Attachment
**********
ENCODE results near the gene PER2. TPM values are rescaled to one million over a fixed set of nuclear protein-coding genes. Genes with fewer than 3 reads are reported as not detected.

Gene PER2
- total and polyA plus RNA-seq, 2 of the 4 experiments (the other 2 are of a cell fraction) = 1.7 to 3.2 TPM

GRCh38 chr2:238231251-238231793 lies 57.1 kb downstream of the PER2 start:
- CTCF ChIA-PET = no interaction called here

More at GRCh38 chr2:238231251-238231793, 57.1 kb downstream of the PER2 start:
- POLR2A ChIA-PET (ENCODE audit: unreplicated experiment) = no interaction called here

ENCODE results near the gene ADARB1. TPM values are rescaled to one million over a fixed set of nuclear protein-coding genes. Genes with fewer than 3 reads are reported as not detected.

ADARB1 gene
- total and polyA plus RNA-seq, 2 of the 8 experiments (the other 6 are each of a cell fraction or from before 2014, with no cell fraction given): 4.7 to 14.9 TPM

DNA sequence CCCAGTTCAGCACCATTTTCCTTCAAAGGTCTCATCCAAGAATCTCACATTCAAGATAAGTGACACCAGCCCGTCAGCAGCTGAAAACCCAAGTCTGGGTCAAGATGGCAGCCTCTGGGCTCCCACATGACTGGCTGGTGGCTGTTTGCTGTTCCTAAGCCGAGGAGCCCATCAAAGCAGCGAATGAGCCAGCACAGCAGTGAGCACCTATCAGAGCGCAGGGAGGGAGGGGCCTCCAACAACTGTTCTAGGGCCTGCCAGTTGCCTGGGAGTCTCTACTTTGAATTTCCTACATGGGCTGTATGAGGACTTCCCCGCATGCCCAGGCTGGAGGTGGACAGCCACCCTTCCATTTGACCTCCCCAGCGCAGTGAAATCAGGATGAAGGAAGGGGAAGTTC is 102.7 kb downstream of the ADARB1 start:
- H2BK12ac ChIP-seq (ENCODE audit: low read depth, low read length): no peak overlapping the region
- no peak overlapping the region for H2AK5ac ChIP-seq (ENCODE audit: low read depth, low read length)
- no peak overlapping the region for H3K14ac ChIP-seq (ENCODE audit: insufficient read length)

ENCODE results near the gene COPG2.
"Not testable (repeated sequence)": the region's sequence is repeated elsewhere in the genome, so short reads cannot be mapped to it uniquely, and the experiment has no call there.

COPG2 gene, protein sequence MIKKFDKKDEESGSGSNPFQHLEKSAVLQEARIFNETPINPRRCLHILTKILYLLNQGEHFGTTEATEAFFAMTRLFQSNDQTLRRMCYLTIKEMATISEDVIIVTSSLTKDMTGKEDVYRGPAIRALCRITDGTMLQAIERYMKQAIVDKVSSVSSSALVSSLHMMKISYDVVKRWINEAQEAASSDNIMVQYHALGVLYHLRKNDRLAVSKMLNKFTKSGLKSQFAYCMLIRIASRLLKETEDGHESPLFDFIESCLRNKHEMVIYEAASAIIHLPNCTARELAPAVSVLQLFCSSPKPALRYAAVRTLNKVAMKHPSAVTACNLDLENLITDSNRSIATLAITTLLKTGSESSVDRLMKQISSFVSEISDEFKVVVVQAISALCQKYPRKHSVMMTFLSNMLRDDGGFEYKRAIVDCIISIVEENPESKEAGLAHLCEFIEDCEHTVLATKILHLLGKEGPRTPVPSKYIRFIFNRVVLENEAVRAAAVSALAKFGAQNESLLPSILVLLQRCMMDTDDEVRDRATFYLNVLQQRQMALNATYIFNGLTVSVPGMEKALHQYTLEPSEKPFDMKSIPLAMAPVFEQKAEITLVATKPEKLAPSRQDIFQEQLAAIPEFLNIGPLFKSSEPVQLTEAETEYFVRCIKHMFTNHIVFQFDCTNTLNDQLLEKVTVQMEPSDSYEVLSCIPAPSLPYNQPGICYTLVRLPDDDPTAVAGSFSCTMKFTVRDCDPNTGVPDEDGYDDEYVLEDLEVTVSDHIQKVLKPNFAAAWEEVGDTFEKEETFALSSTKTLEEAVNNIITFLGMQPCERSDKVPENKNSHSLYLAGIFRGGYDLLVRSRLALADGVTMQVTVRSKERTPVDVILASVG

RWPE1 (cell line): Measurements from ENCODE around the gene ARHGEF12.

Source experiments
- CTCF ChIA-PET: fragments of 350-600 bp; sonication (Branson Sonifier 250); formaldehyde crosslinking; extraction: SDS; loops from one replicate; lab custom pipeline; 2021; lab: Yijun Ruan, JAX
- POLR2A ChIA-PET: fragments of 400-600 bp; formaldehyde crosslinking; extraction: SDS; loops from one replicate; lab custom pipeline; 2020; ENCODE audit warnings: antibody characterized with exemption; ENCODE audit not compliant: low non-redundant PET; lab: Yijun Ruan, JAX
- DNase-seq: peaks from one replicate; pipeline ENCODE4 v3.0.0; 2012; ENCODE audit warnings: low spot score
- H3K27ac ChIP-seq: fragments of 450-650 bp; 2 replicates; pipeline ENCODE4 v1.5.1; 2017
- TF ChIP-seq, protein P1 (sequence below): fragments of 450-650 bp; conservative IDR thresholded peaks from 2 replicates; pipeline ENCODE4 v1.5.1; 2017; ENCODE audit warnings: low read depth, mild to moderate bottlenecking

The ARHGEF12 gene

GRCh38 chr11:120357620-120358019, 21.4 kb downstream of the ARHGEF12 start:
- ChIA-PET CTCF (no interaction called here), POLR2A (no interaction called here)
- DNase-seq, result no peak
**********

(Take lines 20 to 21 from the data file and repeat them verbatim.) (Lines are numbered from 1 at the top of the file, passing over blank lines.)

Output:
- CTCF ChIA-PET: fragments of 350-600 bp; sonication (Branson Sonifier 250); formaldehyde crosslinking; extraction: SDS; loops from one replicate; lab custom pipeline; 2021; lab: Yijun Ruan, JAX
- POLR2A ChIA-PET: fragments of 400-600 bp; formaldehyde crosslinking; extraction: SDS; loops from one replicate; lab custom pipeline; 2020; ENCODE audit warnings: antibody characterized with exemption; ENCODE audit not compliant: low non-redundant PET; lab: Yijun Ruan, JAX